Aug 01

Is bottled water dangerous?


In keeping with my philosophy of keeping things simple, the answer is… YES!

It’s actually dangerous on so many levels.  It’s not just about your health.

A few facts about water:

According to the Food and Water Watch, a non-profit working to ensure the food, water, and fish we consume is safe, accessible, and sustainably produced,  here are a few facts about water:

  • Bottled water is not safer than tap water.
  • Increasingly, bottled water comes from the tap.
  • Bottled water creates mountains of garbage and causes other major environmental problems.
  • Bottled water is thousands of times more expensive than tap water.
  • Bottled water companies mislead communities into giving away their public water in exchange for dangerous jobs.

I found a great little video that’s only 8 minutes long.  I hope you find it interesting.

That explains a lot, doesn’t it?

Is it really just bottled tap water?

Some bottled water is tap water that has been filtered.  Meaning that it’s no different than the water you would get out of your faucet if you had a Brita or Pur filter on it.  And yet it costs a thousand times more.  Bottled water manufacturers are not required to do water quality testing or to reveal the source of their water.  Two of the biggest brand names, Aquafina (made by Pepsi) and Dasani (made by Coke) are simply filtered tap water.  Seems like there should be something illegal about that.

The spring water isn’t much better.  Most of the companies that claim that their water comes from springs won’t actually tell the consumer what specific springs they come from.  They tend to be vague, saying that they come from springs in Oklahoma or Arizona.  Even Poland Springs water, which claims to come from the actual spring called Poland Spring in Maine, admits that the water actually comes from numerous unnamed springs.  Apparently someone in Maine knew that the Poland Spring dried up back in 1967.  Oops!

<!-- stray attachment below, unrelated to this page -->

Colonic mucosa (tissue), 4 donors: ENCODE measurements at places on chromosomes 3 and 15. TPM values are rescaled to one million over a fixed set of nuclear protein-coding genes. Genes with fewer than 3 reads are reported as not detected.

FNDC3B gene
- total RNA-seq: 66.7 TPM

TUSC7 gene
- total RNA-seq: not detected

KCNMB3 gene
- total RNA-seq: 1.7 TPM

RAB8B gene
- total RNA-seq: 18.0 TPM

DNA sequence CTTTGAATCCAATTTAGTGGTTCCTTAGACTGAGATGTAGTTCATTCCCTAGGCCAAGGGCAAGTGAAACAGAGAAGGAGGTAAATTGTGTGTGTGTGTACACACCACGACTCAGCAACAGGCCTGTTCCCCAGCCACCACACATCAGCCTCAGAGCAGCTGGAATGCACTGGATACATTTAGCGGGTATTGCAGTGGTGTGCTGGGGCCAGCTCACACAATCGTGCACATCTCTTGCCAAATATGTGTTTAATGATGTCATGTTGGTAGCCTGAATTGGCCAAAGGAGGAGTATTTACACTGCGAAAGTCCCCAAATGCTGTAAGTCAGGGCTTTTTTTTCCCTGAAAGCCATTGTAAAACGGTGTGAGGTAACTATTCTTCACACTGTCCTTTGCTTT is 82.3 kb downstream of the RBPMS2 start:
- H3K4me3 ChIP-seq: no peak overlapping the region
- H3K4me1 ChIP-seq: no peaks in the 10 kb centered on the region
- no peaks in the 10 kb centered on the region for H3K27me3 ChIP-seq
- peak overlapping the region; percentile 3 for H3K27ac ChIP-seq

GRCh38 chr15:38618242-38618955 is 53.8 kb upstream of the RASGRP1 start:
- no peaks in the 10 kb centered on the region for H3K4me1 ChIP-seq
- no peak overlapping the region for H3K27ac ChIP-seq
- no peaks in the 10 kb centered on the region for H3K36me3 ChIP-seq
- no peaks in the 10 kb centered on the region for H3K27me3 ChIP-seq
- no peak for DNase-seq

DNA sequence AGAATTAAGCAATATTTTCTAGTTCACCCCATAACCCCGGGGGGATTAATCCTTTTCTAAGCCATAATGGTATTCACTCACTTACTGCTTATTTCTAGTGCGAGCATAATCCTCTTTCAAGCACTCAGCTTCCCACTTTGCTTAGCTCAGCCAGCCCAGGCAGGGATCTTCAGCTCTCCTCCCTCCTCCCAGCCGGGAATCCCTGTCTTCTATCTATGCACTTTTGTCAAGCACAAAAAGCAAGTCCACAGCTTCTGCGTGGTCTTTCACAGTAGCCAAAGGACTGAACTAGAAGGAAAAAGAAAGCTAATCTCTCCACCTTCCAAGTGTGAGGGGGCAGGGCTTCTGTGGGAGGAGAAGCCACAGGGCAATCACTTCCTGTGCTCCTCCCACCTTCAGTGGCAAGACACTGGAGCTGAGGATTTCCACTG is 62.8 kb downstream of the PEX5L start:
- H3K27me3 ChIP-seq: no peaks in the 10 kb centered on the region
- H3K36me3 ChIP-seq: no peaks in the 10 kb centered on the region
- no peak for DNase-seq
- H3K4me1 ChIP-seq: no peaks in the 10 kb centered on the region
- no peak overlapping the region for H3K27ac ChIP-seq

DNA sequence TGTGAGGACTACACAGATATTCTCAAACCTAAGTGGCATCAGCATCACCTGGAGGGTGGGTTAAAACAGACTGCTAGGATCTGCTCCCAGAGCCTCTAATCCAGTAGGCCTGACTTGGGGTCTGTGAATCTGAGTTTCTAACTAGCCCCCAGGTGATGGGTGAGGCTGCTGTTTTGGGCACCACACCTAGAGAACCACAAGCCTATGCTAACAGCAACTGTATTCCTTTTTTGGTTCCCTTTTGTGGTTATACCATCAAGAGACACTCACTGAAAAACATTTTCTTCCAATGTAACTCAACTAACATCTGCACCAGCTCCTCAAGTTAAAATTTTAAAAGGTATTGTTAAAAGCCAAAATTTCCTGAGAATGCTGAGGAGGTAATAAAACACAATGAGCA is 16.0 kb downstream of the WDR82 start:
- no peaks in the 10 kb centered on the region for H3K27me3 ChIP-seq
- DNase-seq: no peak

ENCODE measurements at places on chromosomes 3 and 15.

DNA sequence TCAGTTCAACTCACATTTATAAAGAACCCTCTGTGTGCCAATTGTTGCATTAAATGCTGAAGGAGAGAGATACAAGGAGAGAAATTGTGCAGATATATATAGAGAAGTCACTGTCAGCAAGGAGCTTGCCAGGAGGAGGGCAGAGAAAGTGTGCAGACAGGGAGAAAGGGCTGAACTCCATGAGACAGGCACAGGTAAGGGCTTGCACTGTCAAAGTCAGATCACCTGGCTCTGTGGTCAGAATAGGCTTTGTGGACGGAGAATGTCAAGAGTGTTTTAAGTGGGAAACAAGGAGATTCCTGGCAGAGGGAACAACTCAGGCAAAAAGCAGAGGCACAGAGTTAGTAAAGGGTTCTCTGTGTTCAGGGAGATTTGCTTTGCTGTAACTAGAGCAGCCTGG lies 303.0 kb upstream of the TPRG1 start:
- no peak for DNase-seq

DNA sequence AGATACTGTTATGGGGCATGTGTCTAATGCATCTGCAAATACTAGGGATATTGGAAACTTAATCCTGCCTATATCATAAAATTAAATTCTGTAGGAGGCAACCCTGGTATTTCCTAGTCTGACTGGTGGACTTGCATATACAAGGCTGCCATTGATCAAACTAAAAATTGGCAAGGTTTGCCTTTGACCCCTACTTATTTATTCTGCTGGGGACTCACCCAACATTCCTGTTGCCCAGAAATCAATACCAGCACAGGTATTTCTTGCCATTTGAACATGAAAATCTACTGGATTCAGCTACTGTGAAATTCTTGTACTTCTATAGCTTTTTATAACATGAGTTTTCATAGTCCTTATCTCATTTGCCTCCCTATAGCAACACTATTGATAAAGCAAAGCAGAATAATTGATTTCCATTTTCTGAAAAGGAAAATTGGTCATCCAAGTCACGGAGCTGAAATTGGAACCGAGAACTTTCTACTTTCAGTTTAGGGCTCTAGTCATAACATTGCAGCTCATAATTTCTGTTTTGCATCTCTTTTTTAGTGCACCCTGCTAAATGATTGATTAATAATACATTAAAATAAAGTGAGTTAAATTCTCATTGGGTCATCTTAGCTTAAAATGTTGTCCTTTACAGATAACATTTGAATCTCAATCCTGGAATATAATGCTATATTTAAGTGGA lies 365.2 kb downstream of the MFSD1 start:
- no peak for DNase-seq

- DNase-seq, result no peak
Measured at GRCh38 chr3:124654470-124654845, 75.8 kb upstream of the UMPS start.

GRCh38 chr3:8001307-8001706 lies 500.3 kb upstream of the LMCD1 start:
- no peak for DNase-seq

Then, I have to wonder how they actually get the water out of the spring and to the bottling plant.  How clean and pristine is the bottling process?  Are they using up a valuable resource that is vital to the nearby communities?  What about the fuel that’s used to get it to the plant and then deliver it across the country?  And, of course, what happens to the millions of plastic bottles after they’ve been used one time and then discarded?  It’s a mess.bottles2

BPA in the bottle

There’s also the problem of BPA, which is in most of the plastic bottles.  It seems to be reasonably safe to drink out of unless:

  • it gets hot (then it breaks down and leaks into the water)
  • it gets old (then it breaks down and leaks into the water)
  • it gets reused (then it breaks down and leaks into the water)

Are you starting to see a pattern here?  I thought for a long time that it would be OK if I had them in my house and I didn’t put them in the car.  But I wasn’t thinking about the trip the bottle took before it got to me.  Was it sitting in a truck in the hot Texas sun?  I’m pretty sure those trucks are not refrigerated.  We just have no way of knowing what that bottle has been through before we buy it.  The risk is too high.

What’s a conscious consumer to do?  I personally think we need to stop drinking bottled water.  It’s not better for us and it’s harming the planet.  In the meantime, tap water is actually reasonably safe.  It may not taste great but it is safe.  You can also buy an inexpensive filter for your faucet or a pitcher that filters water.  I will do a review of the different brands soon.

I hope I haven’t muddied the water even more than it already was.  I think to answer the question, “is bottled water dangerous?” I’d have to say that it could be.  It’s probably less dangerous than riding a motorcycle without a helmet and more dangerous than drinking water that you filter yourself through a highly rated filter.  I hope that helps!

here's to you




Here’s to you!


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